MFSL 706 Conflict and Conflict Resolution

This course examines international conflict and cooperation, forms of strategic interaction and causes of war and prevention of conflict and conditions and efforts toward attaining peace.  Topics include war and conflict (nature, forms and causes of conflict; technology and war); approaches to security (arms control and disarmament; civil-military; confidence building measures, conflict resolution and conflict management; peace research and peace movements


MFSL 707 Diplomatic Management and Leadership

This course is designed for careers in diplomacy that require management and leadership skills as well as competence and expertise in etiquette and diplomatic protocol, written communication and chairing effective meetings. It will cover how diplomats can engage in public diplomacy, strategy planning, international negotiations or even crisis management. It will enable students to better set priorities, delegate, motivate and develop individuals and teams to become top performers and communicate objectives and goals. It will also focus on effective time management. Students will understand the definition of leadership and the components that make leadership successful. They will also understand emotional intelligence and be able to identify their personal strengths and weaknesses as future leaders. Finally, they will learn how to build up, manage, and adapt personal style and behavior to a wider range of leadership situations.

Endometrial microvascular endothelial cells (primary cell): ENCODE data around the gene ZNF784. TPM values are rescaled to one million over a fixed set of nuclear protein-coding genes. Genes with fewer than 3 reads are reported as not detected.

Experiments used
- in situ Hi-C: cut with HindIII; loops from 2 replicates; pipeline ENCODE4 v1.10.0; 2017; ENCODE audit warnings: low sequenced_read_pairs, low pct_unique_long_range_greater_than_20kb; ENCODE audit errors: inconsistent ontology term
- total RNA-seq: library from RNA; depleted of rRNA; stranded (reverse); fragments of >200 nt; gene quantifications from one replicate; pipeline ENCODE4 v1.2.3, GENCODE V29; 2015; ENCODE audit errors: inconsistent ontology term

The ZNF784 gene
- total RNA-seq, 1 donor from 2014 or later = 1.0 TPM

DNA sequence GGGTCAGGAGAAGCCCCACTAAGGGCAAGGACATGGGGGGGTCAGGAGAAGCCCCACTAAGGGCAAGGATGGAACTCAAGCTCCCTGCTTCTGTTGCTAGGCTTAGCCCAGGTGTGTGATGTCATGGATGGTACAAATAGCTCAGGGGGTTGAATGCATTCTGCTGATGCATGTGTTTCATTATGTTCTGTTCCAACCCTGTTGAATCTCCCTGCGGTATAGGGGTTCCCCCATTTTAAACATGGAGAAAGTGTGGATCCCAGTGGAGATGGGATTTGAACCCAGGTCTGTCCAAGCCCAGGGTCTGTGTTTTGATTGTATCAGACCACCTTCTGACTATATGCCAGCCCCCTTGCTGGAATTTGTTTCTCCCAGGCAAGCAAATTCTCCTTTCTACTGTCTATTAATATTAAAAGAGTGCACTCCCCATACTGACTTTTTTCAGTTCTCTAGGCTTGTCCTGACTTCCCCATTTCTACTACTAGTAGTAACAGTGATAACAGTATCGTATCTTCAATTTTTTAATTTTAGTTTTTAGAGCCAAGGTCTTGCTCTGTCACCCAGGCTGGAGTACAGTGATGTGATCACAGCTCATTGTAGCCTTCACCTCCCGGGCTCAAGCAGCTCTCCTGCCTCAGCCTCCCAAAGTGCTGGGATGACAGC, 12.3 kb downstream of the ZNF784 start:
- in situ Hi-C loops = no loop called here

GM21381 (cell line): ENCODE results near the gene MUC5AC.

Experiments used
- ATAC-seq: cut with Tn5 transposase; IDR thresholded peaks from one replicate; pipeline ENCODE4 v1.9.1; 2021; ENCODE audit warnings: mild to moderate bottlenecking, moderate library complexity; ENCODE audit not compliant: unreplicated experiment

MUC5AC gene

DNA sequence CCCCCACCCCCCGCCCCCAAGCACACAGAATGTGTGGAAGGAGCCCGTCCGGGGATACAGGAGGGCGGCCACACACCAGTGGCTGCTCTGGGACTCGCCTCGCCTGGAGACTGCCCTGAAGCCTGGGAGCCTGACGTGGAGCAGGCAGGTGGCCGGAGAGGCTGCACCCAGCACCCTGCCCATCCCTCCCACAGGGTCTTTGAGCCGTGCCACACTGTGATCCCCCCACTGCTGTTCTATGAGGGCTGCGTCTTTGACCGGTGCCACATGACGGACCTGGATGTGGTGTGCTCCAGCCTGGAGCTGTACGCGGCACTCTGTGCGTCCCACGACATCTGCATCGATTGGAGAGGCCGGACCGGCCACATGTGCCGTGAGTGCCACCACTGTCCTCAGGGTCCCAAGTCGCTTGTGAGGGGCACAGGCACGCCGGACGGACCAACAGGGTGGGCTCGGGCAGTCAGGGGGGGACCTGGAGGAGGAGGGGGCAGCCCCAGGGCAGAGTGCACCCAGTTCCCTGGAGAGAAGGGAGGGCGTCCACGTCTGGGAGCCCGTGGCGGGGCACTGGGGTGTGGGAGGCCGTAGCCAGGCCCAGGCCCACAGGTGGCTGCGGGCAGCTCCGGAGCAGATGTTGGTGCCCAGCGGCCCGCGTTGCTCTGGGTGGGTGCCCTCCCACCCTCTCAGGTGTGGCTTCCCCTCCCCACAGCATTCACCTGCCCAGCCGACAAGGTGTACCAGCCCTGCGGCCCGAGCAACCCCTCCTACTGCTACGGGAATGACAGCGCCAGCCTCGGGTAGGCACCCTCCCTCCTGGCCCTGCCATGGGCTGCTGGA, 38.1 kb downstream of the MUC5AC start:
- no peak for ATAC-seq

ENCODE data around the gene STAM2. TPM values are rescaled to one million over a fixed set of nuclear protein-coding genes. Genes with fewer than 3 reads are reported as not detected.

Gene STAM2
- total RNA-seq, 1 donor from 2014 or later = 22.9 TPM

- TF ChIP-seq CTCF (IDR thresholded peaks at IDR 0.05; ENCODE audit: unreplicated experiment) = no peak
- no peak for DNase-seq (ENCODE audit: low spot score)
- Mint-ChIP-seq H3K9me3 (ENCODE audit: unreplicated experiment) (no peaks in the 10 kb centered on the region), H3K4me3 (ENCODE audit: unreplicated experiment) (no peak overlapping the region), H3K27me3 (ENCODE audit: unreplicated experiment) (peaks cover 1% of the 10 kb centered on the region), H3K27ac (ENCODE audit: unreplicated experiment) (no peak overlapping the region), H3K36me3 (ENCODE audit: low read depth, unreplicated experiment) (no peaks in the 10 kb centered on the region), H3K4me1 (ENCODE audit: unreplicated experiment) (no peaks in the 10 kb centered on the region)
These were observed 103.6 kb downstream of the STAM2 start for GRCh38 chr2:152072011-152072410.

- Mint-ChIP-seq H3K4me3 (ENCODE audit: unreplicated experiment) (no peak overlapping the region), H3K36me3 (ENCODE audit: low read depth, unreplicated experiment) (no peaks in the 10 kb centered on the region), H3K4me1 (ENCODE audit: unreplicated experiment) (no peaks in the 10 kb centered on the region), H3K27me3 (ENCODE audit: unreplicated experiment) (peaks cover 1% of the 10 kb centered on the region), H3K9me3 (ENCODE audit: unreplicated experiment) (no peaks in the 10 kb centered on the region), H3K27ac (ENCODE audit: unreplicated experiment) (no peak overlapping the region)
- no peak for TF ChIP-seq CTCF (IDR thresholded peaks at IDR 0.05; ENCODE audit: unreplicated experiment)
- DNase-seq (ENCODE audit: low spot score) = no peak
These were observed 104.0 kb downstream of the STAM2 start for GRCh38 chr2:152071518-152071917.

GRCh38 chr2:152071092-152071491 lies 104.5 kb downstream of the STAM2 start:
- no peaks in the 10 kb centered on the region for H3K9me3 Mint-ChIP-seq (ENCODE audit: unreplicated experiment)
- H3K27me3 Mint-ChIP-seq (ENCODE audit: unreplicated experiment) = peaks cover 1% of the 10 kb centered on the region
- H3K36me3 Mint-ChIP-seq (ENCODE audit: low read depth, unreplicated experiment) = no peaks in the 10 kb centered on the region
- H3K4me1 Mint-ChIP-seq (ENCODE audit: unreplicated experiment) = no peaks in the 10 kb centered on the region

MFSL Internship for Professional Orientation The course will provide the student with an opportunity to explore career interests while applying knowledge and skills learned in the classroom in a work setting. The experience will help students gain a clearer sense of what they still need to learn and provide an opportunity to build professional networks. It will also provide the opportunity to gain practical experience within the work environment, acquire knowledge of the field in which the internship is done, and develop and refine oral and written communication skills.


MFSL 709 MA Thesis / Project

The project includes a study of research methods and provides students with the opportunity to demonstrate their competence in applying the concepts and skills acquired during the taught part of the program.  The project may be a solution to a practical problem or a piece of research.  The project must be relevant to the particular award the student will receive.